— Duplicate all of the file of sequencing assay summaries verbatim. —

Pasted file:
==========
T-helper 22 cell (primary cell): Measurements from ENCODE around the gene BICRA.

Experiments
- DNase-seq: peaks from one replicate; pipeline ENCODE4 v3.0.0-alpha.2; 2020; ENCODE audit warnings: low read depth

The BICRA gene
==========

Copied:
T-helper 22 cell (primary cell): Measurements from ENCODE around the gene BICRA.

Experiments
- DNase-seq: peaks from one replicate; pipeline ENCODE4 v3.0.0-alpha.2; 2020; ENCODE audit warnings: low read depth

The BICRA gene